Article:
Thus far, the "last time in Sheltered" summary at the start of each issue has referred to Lucas, the series' primary antagonist as brash and charismatic, but this is the first time we actually see him live up to either descriptor. Likewise, co-creators Ed Brisson and Johnnie Christmas give Lucas' foil, the resourceful Victoria, her chance to show us what she's really made of. Sheltered #3 isn't about propelling the plot of the series forward with unbridled momentum. Rather, it's an opportunity to position these characters in opposition to one another on a substantial -- and very necessary -- level.
The writer John Rogers once said, "You don't really understand an antagonist until you understand why he's a protagonist in his own version of the world." Brisson and Christmas take this idea to heart in the third issue of Sheltered. Lucas has, until this point, remained a slippery character. We've been told that he's charismatic enough to inspire a group of children to turn against their parents with fatal results, but we haven't really witnessed his silver tongue in action. Here, we get to see just how convincing Lucas can be. As he explains to a gun-wielding Victoria why their parents had to die, it's easy enough to find yourself nodding along; his argument is disastrously reasonable. Few concepts speak louder than survival, and Lucas doesn't need to shout his case from the rooftops to make it sound appealing.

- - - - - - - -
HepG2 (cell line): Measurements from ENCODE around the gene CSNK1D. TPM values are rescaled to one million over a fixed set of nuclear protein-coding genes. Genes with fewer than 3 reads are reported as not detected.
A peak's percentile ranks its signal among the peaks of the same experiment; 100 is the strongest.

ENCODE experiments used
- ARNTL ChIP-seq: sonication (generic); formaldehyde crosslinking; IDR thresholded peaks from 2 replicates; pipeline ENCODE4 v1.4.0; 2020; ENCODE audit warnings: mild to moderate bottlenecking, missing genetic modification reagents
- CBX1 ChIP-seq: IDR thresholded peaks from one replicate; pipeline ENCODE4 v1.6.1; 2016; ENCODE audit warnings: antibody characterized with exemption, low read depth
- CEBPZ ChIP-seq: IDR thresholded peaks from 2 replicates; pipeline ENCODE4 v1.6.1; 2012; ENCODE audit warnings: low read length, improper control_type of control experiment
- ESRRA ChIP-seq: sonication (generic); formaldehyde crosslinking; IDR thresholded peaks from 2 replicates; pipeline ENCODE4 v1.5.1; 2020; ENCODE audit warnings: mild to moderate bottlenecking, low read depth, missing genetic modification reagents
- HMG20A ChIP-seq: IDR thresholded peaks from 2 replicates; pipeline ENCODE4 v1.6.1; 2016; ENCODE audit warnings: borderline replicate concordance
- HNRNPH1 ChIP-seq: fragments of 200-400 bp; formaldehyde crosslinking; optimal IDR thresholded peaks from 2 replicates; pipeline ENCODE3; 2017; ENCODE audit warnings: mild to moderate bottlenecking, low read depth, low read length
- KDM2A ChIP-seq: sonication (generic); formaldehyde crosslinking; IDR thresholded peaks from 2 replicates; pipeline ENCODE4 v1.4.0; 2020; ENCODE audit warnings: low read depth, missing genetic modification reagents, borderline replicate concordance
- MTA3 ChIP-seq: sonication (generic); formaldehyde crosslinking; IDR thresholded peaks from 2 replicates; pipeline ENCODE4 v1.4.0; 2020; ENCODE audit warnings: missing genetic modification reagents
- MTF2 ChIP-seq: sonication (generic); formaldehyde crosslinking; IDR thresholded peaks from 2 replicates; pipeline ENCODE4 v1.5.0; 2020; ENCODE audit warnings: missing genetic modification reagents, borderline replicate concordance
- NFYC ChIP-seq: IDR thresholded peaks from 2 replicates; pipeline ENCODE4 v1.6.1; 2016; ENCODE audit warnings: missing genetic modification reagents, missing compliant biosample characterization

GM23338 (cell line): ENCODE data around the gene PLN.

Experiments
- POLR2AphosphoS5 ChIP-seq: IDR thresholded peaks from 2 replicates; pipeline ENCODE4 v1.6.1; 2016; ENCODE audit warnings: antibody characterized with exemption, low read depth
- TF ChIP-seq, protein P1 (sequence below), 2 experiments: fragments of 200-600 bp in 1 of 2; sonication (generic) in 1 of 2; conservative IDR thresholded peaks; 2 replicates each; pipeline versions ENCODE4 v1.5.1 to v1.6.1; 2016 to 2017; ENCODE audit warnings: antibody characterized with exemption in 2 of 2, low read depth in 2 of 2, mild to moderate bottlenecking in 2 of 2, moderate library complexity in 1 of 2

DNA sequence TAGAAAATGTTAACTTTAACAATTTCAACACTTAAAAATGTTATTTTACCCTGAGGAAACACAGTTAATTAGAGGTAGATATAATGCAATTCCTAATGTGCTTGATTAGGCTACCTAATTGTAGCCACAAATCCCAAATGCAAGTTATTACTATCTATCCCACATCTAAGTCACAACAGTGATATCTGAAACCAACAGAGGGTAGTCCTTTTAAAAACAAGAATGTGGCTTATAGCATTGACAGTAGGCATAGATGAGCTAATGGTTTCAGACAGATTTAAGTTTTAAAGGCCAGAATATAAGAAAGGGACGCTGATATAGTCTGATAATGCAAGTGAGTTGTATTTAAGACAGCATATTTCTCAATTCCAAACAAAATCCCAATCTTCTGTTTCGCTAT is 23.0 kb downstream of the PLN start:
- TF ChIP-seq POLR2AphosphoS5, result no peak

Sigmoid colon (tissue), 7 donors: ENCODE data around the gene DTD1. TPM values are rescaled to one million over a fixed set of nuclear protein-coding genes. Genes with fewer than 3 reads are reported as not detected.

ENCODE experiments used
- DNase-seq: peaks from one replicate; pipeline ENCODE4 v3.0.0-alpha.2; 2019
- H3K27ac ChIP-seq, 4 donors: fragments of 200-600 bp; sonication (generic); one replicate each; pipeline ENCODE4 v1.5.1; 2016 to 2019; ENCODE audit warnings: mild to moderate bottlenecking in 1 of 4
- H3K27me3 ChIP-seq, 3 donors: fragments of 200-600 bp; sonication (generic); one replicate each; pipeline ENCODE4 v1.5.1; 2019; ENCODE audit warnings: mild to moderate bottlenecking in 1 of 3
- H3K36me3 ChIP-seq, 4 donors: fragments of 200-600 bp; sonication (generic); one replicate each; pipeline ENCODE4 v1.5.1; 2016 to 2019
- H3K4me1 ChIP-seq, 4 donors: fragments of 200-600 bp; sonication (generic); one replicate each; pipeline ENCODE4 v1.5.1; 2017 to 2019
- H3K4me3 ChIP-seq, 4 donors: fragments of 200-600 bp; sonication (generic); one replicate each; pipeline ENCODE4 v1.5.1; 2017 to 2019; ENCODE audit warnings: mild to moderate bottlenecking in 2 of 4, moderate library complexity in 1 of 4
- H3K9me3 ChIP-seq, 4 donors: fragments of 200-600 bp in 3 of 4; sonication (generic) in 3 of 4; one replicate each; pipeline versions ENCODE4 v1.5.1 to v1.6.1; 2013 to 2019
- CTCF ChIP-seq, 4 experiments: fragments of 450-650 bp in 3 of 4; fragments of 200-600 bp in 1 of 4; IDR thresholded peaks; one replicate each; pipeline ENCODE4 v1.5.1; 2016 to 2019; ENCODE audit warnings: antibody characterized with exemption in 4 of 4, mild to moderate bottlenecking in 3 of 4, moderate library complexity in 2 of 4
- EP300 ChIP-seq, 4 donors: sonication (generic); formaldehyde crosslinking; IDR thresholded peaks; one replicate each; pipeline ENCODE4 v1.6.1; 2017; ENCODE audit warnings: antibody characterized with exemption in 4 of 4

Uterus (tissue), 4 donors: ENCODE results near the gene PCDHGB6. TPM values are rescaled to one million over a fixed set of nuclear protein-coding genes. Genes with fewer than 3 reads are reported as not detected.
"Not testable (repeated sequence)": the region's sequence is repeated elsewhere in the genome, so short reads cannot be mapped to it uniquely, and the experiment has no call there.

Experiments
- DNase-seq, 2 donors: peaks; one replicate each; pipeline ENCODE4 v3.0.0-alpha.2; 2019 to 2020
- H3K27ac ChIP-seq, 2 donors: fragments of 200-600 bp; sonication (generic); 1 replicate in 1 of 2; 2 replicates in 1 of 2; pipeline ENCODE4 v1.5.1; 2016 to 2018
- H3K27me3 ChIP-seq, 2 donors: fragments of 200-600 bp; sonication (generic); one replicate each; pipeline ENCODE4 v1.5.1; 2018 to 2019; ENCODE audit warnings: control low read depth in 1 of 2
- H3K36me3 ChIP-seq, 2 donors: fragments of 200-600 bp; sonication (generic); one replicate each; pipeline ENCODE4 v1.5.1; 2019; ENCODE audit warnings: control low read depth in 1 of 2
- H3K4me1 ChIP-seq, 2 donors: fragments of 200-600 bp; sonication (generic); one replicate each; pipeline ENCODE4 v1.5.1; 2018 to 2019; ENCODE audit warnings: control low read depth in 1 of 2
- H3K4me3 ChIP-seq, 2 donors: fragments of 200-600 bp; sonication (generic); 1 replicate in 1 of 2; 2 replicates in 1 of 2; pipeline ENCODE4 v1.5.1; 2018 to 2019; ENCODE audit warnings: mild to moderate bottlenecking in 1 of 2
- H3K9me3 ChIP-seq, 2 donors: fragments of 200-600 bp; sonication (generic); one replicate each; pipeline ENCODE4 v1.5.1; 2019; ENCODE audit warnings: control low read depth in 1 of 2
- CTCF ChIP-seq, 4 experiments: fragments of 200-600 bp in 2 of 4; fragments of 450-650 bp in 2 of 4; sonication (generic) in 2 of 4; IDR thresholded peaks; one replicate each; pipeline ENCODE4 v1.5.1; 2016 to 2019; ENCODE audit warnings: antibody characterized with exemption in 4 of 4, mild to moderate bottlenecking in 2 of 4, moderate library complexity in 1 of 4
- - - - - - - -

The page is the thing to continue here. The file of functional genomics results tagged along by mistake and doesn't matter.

Victoria, however, isn't buying what he's selling. She proves to be an intensely brave young woman with more than her share of fight within, despite the tragedy and horror that surrounds her. As she flings herself headlong into danger, we see a character who's been backed into a corner, and instead of cowering in fear, she's chosen to bare her teeth and keep on fighting. And she isn't the only thing standing between Lucas and his vision. As persuasive as he is, he still might not be powerful enough to quell the seeds of doubt that have begun to sprout amongst his supporters.
Visually, Johnnie Christmas' rough-hewn artwork is an energetic match for Brisson's high-stakes script. Violence is laced throughout the book, and even when it isn't explicit, the threat of it lingers, like a cloud of toxic dust. Christmas' illustrations and Shari Chankhamma's colors manage to be both lovely and unsettling. Blood-like crimsons cut across the page, while muddled earth tones and unforgiving pale hues create an uneasy atmosphere that is as integral to the success of Sheltered as the text.
While last month's installment was something of a lull after the jaw-dropping twist at the end of the first, issue #3 proves that Sheltered rightfully deserves its place on your pull list. If you're not already reading along, now's the time to hop on board.
Source : ign[dot]com